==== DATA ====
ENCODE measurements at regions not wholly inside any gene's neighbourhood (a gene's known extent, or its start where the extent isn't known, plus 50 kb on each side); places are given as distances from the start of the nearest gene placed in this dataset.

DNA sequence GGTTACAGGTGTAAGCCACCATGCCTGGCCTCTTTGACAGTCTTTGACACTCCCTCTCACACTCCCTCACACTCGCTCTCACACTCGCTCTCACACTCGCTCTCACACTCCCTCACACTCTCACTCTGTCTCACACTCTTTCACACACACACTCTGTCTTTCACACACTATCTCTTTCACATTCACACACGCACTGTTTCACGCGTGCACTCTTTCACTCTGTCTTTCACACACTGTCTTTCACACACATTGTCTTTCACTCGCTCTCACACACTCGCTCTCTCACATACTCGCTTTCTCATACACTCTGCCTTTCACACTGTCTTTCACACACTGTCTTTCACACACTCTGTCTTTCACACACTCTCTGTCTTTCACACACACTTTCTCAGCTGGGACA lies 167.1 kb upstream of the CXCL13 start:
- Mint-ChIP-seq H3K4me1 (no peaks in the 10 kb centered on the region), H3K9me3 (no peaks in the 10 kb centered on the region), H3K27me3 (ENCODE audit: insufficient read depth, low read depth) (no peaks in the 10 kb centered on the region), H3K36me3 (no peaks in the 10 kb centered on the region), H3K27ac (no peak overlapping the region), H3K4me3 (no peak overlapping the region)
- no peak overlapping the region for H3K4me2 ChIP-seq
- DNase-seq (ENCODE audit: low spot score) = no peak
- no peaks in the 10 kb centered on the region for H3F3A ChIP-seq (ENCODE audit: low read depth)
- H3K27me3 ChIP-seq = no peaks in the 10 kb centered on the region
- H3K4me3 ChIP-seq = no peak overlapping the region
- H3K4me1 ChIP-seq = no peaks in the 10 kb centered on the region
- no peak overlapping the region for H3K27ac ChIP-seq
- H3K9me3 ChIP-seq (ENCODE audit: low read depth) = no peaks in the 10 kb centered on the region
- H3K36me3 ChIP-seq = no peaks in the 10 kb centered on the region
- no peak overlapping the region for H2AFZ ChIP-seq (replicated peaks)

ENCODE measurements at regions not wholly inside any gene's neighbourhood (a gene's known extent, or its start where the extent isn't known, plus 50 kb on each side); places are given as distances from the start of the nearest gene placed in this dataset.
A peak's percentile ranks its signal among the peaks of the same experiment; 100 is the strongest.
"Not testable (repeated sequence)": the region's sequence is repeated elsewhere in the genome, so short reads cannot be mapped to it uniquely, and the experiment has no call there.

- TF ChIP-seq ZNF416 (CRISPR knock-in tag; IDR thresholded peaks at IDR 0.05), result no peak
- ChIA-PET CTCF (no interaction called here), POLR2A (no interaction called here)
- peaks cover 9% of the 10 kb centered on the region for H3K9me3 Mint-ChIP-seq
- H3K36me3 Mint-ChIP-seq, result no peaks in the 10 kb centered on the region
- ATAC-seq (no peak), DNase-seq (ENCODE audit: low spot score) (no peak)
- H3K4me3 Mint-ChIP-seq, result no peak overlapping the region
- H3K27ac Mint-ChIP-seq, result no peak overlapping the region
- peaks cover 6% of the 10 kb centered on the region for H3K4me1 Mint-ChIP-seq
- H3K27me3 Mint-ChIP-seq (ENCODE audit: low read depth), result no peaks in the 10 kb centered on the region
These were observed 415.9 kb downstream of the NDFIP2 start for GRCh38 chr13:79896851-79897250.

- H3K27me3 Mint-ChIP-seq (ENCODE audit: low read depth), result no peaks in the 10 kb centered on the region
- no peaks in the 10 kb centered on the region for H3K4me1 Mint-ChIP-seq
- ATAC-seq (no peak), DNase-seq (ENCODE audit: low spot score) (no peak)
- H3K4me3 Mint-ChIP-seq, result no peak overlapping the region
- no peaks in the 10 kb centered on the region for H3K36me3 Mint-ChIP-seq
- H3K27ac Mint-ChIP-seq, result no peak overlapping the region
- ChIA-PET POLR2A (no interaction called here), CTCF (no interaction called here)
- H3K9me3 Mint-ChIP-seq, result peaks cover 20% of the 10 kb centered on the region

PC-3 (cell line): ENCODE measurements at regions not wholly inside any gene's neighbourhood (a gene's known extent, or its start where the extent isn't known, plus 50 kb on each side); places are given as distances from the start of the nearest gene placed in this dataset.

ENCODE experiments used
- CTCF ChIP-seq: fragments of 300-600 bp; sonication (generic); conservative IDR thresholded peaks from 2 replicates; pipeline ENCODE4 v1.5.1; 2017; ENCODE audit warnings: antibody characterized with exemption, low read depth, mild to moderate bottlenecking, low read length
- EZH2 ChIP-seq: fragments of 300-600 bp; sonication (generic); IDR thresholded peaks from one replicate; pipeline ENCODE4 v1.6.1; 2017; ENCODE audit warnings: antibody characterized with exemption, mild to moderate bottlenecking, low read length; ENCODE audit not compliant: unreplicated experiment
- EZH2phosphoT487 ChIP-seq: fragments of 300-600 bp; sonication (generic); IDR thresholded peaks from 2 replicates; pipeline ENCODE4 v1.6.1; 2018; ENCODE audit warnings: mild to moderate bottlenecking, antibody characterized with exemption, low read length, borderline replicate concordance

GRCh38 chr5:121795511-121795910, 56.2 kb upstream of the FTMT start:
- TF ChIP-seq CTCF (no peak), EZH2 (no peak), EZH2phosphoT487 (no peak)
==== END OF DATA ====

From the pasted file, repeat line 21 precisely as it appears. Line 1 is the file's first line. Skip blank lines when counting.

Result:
- ATAC-seq (no peak), DNase-seq (ENCODE audit: low spot score) (no peak)